R&D Tax Incentive inspiring ground-breaking research
3D printing has revolutionized hundreds of industries and has been particularly notable in the biomedical field. The technology is being used to make prosthetic limbs, replacements for bones, tendons, functional organ pieces and living human tissue for the testing and development of new drugs.
In 2007, Keith Murphy and Professor Gabor Forgacs from the University of Missouri founded the company Organovo. Organovo designs and prints functional human tissue for disease modelling and toxicology, human body implants and drug research and testing. The company also provides 3D printed tissue to academic facilities allowing future medics to get better training.
With the 3D printing market becoming increasingly more popular to invest into, particularly with the increase of government incentives for research and development, companies like Organovo can significantly benefit from substantial tax credits.
The federal R&D Tax Credit allows a credit of eligible spending for new and improved product and processes if qualified research meets the following four criteria:
- New or improved products, processes or software
- Technological in nature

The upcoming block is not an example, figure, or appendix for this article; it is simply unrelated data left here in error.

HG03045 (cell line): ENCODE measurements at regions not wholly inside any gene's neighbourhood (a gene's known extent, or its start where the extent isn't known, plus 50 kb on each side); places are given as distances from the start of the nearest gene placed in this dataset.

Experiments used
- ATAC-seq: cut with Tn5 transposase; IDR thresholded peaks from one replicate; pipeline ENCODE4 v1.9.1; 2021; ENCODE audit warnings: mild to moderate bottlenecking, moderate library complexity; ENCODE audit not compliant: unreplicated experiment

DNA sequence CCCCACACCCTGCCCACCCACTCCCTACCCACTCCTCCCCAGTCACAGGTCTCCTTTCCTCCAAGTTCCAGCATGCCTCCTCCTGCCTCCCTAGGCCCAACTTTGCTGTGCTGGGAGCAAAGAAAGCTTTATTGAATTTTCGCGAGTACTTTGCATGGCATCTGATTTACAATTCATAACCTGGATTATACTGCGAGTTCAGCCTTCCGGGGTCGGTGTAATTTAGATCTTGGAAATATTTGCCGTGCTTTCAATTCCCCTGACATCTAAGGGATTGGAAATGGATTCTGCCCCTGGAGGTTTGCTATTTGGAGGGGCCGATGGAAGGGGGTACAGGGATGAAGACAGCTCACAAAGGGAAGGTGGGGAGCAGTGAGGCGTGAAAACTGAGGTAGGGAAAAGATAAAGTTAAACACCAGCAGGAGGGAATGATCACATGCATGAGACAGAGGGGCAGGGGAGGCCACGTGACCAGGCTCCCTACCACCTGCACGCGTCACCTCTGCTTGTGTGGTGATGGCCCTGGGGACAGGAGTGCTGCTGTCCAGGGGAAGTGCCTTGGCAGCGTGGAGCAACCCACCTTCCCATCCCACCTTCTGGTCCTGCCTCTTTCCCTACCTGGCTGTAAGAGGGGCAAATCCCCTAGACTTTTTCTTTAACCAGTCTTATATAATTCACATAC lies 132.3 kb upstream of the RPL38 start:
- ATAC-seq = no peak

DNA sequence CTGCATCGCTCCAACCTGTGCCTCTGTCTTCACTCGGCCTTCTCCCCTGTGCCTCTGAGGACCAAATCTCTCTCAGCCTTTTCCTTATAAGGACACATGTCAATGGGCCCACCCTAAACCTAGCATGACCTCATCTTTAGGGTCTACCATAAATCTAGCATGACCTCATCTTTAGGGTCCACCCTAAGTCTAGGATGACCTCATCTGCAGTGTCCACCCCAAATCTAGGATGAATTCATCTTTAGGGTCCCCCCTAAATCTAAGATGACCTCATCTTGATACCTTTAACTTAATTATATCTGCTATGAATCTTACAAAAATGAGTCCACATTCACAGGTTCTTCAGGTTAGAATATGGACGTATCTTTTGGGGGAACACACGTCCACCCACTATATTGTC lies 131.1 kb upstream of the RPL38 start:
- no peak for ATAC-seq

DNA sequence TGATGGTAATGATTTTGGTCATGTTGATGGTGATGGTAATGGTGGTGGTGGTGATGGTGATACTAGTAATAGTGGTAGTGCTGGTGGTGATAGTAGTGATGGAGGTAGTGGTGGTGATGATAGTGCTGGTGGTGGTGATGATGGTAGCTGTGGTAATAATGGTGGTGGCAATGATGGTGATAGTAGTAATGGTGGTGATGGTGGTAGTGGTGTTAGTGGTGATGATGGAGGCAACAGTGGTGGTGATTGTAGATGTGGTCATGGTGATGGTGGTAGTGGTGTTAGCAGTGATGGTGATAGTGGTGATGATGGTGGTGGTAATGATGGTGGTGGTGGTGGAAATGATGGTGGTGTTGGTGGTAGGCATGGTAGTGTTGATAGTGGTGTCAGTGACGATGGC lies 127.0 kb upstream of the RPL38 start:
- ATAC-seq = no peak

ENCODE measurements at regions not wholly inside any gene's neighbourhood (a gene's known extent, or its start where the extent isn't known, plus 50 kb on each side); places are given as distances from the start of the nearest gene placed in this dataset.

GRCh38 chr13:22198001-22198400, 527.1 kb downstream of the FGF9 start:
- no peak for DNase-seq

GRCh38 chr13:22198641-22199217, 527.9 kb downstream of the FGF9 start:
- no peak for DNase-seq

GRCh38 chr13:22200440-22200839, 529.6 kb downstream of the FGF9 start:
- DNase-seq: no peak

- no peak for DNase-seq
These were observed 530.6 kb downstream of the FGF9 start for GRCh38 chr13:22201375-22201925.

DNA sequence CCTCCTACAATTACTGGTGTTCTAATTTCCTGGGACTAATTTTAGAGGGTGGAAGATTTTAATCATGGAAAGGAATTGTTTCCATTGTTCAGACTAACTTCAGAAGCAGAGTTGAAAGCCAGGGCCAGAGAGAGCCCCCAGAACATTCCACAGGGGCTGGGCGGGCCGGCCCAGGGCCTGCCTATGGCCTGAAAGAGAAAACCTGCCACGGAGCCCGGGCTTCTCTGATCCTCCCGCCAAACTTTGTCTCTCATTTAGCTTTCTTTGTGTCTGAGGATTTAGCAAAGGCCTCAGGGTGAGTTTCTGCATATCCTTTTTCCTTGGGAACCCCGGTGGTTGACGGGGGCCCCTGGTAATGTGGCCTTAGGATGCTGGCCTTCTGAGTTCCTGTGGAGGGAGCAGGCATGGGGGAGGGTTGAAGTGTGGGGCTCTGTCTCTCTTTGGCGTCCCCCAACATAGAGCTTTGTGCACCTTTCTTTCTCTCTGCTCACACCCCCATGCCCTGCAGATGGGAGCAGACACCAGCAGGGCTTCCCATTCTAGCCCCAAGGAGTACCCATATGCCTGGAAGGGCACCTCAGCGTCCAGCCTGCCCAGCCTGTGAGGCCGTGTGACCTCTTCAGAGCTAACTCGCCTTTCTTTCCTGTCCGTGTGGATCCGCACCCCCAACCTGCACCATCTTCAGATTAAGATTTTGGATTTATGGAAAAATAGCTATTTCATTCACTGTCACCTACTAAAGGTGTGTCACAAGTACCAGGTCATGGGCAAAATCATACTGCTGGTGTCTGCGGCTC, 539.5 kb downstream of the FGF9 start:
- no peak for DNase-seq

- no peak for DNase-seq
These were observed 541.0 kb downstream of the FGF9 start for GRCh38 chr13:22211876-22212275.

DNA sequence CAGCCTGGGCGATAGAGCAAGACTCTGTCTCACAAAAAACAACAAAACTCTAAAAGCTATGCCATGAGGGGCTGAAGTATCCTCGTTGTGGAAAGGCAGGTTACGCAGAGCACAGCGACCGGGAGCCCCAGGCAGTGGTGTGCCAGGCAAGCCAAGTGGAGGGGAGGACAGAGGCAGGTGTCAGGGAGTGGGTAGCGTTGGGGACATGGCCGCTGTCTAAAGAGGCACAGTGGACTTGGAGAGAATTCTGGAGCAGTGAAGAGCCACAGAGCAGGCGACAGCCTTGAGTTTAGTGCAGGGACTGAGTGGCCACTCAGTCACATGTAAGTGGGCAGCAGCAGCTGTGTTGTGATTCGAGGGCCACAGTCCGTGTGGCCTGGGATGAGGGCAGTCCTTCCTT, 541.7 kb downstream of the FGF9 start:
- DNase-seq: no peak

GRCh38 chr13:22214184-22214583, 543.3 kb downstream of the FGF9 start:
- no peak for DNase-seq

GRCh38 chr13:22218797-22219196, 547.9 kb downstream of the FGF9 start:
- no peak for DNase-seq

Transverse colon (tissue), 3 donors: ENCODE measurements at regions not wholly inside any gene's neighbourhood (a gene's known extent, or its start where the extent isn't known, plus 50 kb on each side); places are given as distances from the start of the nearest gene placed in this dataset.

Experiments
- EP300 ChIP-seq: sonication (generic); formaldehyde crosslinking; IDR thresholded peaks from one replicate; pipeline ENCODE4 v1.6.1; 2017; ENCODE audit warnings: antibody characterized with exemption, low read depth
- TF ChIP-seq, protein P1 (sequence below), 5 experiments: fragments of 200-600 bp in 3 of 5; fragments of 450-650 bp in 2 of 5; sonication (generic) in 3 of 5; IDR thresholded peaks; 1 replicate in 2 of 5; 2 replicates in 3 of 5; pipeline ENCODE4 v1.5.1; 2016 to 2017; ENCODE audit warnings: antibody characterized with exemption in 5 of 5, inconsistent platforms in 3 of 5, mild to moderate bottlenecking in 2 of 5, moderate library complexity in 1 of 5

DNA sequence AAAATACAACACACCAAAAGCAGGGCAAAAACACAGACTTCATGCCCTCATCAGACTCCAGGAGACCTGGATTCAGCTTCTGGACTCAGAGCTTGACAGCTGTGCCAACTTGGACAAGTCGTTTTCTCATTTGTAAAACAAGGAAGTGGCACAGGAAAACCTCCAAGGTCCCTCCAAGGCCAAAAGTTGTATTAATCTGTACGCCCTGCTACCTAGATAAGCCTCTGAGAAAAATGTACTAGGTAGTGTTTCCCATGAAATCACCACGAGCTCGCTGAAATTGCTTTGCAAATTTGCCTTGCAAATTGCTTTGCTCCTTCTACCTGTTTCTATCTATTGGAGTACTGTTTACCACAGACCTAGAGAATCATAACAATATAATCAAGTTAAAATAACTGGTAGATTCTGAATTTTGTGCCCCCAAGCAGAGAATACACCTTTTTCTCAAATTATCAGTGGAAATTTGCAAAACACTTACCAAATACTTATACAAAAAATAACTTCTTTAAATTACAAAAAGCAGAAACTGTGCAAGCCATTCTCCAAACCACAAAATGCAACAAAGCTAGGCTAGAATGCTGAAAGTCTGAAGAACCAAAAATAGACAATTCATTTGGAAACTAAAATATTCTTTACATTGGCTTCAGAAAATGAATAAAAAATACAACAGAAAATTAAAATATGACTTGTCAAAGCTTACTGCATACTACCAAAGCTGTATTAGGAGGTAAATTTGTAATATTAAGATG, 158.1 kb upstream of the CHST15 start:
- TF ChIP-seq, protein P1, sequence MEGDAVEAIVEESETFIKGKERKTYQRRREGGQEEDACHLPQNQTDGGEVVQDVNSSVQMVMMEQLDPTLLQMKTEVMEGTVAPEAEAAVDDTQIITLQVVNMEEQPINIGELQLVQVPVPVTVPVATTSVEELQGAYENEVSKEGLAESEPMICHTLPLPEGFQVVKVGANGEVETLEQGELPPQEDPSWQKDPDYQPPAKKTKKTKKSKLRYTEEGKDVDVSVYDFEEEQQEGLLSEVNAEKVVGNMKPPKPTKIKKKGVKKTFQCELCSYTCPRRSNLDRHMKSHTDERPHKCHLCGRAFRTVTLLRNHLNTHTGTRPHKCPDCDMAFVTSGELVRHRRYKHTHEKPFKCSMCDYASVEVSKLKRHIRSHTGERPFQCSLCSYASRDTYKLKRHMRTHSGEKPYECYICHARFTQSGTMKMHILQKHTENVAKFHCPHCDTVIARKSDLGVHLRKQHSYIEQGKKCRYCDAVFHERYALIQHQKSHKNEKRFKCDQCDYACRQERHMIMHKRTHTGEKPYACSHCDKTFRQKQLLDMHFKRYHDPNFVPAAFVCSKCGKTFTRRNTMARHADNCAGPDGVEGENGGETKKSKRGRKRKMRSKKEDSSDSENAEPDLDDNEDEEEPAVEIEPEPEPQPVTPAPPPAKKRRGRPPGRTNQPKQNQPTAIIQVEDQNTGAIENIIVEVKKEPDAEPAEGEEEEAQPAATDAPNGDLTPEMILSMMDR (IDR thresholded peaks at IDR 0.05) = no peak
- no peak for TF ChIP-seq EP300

- Elimination of uncertainty
- Process of experimentation
In 2015 the R&D Tax Credit became permanent, allowing the claiming of employee wages, cost of supplies, cost of testing, contract research expenses and costs associated with developing a patent. In 2016 start-up businesses could begin to utilize up to $250,000 credit in payroll taxes, which is particularly beneficial for 3D bio printing companies like Organovo, due to the long R&D time period of the projects.
The R&D tax incentive scheme has allowed for some ground breaking research achievements which will significantly benefit the wellbeing and treatment for people as well as improving future research. Organovo have been able to produce a 3D liver, named the ExVive Human Liver, which is being used to study predictive liver tissue-specific toxicity. The company has also created the ExVive Human Kidney which is being used to study nephrotoxicity due to drug responses. Additionally, the Missouri founded research company is also working on 3D printed tissue to be used as a source of therapy for patients with damage and disease to natural tissue.
Such ground-breaking findings pin point the significance of R&D tax credits in supporting innovation and development of revolutionary technologies. If you would like to find out more about the R&D incentive and whether your company may qualify for a tax credit, contact a Swanson Reed R&D tax specialist today, we look forward to speaking with you.